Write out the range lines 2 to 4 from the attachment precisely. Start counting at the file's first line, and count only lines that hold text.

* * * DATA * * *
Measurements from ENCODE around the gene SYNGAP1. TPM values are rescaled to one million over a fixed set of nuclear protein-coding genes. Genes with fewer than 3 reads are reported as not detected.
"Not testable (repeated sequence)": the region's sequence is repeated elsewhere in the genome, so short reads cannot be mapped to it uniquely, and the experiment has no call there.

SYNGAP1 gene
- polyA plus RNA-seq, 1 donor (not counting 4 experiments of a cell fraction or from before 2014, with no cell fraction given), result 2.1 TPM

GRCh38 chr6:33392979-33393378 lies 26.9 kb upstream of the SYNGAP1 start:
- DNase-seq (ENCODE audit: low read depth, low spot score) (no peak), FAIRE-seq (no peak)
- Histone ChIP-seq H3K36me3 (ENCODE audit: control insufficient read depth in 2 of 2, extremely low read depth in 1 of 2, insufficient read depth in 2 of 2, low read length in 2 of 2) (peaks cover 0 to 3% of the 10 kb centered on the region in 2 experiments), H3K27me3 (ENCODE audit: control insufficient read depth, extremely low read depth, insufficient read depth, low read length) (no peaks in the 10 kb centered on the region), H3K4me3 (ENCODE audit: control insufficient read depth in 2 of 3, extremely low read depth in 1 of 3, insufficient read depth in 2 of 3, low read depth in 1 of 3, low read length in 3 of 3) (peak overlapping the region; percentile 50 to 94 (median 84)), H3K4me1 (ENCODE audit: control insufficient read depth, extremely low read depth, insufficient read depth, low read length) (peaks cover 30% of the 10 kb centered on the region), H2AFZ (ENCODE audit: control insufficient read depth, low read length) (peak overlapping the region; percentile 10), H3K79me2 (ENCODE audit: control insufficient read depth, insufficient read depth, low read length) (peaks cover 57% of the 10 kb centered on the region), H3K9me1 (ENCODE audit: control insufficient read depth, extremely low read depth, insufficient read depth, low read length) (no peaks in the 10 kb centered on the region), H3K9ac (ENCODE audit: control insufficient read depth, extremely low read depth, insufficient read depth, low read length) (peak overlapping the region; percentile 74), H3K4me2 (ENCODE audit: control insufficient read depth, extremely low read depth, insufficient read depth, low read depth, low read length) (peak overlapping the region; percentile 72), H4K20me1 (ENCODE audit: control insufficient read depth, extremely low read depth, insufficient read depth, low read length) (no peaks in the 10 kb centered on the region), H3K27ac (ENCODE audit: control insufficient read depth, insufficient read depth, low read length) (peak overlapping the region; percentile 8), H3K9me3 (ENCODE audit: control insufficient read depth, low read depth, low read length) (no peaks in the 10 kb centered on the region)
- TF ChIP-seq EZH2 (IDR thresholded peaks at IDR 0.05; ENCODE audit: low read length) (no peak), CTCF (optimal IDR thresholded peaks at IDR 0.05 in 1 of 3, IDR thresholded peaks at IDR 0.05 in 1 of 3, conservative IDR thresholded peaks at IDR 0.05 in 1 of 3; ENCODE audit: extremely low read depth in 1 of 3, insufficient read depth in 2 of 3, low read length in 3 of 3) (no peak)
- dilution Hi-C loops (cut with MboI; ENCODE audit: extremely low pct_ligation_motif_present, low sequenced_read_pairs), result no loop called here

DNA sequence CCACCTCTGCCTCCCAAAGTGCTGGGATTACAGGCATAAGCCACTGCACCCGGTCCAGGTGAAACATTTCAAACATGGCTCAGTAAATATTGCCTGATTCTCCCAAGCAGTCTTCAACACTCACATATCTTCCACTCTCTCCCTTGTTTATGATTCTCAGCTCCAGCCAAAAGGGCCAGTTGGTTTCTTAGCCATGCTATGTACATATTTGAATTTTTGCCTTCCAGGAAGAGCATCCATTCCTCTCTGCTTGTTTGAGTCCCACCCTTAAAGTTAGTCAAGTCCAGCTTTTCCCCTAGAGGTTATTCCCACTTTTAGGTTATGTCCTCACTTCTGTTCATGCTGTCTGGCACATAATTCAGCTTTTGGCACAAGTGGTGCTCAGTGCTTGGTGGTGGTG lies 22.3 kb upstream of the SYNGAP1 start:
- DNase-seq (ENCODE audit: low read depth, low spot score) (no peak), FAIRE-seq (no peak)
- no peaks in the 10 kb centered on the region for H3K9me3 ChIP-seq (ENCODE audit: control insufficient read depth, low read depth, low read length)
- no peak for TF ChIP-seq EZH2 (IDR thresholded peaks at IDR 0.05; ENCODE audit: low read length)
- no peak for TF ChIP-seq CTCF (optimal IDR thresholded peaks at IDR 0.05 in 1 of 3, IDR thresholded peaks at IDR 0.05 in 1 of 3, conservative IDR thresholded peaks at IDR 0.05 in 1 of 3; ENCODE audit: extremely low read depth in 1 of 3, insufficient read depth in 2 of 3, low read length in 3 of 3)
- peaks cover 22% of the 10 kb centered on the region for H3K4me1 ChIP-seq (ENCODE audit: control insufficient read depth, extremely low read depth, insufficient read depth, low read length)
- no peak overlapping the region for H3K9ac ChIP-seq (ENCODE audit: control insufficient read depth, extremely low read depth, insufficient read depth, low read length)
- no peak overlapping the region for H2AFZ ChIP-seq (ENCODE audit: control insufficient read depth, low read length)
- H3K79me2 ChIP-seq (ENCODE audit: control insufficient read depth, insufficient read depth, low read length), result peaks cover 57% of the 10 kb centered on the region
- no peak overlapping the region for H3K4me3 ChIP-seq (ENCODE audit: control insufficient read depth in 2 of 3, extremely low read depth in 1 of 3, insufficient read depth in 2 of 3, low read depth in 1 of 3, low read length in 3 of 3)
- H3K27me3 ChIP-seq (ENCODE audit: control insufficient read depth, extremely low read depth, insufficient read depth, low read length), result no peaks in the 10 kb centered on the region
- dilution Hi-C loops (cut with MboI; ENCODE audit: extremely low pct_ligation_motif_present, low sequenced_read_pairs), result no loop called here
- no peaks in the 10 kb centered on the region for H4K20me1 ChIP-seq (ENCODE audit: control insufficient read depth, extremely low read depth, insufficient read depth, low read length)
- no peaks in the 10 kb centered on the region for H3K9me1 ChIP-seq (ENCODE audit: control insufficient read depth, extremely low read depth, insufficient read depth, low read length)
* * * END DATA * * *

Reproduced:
"Not testable (repeated sequence)": the region's sequence is repeated elsewhere in the genome, so short reads cannot be mapped to it uniquely, and the experiment has no call there.

SYNGAP1 gene
- polyA plus RNA-seq, 1 donor (not counting 4 experiments of a cell fraction or from before 2014, with no cell fraction given), result 2.1 TPM